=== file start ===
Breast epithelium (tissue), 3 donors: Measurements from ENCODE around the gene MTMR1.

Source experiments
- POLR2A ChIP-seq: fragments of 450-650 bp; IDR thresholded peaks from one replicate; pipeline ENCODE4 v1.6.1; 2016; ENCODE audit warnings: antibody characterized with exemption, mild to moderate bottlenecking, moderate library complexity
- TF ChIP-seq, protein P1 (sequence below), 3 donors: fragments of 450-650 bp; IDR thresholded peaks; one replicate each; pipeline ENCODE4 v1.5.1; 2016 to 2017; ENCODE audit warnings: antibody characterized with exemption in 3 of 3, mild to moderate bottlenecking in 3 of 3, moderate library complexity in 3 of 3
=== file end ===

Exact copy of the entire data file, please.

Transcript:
Breast epithelium (tissue), 3 donors: Measurements from ENCODE around the gene MTMR1.

Source experiments
- POLR2A ChIP-seq: fragments of 450-650 bp; IDR thresholded peaks from one replicate; pipeline ENCODE4 v1.6.1; 2016; ENCODE audit warnings: antibody characterized with exemption, mild to moderate bottlenecking, moderate library complexity
- TF ChIP-seq, protein P1 (sequence below), 3 donors: fragments of 450-650 bp; IDR thresholded peaks; one replicate each; pipeline ENCODE4 v1.5.1; 2016 to 2017; ENCODE audit warnings: antibody characterized with exemption in 3 of 3, mild to moderate bottlenecking in 3 of 3, moderate library complexity in 3 of 3